With The Lighthouse, I looked forward to getting mentally entangled in a complex psychological drama. I didn’t expect to get stuck in simplistic psychological horror.

Here’s the “story”: two New Englanders from the 19th century (I think) convene at an island lighthouse for a four-week shift duty. Dafoe plays a crusty, veteran sea salt. Robert Pattinson is a younger, green-around-the-gills landlubber. Despite some minor cultural squabbles at the start, they seem to be handling the eerie isolation and crappy weather. Then, Salty Dog’s behavior takes on a sadistic turn, and Greenhorn begins hallucinating.

You may be thinking The Shining transferred to the seacoast. I thought so, too. But The Shining benefited from the cinematic genius of Stanley Kubrick. This film is actually closer in spirit to the one-note Shutter Island, but without a gimmick ending. While the B&W cinematography deserved its Oscar nomination, that’s the only good thing here, other than Dafoe’s entertaining Ahab shtick. There’s no backstory…or story proper. The whole film is a celebration of depravity. Here are some lowlights:

  • Greenhorn fucks a mermaid. (Or is he hallucinating?) And this is a 21st-century-styled mermaid, so she’s actually just a topless, thick-lipped runway model with a tailfin costume
  • Greenhorn violently masturbates to a toy figurine of his favorite mermaid
  • Greenhorn angrily flails a seagull against a wall for five minutes until the bird looks like a bloody rag. (Seriously, someone needs to contact PETA.)
  • Salty Dog farts loudly
  • While drunk, Salty Dog and Greenhorn dance cheek-to-cheek and nearly have homosexual sex. This scene is almost as nauseating as the seagull scene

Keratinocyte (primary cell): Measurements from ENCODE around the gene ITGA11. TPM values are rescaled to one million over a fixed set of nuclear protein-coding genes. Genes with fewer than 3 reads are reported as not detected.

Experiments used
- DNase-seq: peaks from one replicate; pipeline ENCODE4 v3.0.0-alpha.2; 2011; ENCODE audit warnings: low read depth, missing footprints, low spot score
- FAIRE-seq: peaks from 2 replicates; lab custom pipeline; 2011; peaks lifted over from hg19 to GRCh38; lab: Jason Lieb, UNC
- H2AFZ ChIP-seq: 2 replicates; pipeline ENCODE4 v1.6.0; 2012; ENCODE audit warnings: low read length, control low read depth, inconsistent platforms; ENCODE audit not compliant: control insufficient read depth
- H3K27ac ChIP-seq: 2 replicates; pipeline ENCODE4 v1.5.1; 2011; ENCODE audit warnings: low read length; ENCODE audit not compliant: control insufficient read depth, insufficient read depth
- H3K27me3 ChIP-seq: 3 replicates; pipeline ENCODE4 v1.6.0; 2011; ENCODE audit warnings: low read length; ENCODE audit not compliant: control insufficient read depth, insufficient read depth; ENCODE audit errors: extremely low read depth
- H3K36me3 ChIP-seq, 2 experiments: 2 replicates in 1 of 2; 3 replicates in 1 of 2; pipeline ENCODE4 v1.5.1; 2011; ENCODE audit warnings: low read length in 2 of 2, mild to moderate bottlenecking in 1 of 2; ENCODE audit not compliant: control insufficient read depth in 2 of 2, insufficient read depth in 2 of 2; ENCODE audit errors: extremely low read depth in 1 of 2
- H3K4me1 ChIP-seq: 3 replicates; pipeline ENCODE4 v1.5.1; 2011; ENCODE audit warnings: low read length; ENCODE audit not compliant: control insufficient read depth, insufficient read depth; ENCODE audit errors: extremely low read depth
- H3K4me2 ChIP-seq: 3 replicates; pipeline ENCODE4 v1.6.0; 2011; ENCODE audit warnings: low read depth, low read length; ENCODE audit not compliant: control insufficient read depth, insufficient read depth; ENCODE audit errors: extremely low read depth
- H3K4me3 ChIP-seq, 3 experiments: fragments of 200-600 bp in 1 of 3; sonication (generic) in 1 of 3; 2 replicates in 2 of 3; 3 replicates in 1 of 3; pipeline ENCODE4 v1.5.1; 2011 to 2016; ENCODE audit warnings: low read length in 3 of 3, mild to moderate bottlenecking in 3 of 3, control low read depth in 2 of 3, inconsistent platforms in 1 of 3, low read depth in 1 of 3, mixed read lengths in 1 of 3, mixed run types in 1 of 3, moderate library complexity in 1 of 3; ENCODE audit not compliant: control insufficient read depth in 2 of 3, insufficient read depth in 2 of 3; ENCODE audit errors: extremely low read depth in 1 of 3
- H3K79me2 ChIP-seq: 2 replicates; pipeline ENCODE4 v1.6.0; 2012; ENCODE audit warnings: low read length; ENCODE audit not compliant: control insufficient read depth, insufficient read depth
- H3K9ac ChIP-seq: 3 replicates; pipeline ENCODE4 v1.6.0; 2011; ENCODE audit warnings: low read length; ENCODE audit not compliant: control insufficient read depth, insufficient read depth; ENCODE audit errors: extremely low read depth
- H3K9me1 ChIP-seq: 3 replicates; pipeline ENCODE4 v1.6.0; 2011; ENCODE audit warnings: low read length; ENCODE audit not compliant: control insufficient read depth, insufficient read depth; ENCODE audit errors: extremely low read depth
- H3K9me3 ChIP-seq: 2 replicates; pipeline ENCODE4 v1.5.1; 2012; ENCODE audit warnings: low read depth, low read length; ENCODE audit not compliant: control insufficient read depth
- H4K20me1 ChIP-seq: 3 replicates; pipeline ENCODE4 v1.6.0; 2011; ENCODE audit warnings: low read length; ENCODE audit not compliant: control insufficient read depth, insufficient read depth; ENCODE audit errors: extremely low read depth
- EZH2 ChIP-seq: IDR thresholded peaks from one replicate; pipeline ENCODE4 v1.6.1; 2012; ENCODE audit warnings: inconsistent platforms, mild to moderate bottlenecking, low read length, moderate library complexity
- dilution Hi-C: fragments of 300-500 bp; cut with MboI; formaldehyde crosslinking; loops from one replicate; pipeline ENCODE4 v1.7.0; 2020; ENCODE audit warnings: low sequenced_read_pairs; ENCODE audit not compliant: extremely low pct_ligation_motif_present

• Greenhorn makes Salty Dog bark and crawl on all fours with a rope leash around his neck
  • Greenhorn splits Salty Dog’s head in two with an axe. SPOILER ALERT (oops, sorry, too late).

I’m beyond my self-imposed space limit, so I’ll close. If you want to see how a skilled filmmaker handles gradual descents into madness, watch Roman Polanski’s Repulsion (1965). Don’t bother with this bilge water, which is, like our Demagogue-in-Chief, truly repulsive. Sean Connery was right.

Well, I’m headed back to TCM. And to watch our petulant child-president do what he does so well.

Election 2020?

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First…hello to readers of years past. As y’all know, I took a year off from this blog for a pit stop. But now I have fresh wheels, and—for better or worse—I’m back on track. (And greetings to you new visitors.)

I think my pit stop helped in a few ways. I finished the draft of another book, this one a crime fiction potboiler, and a PK magnum opus with the artistic and commercial promise of an Ed Wood film.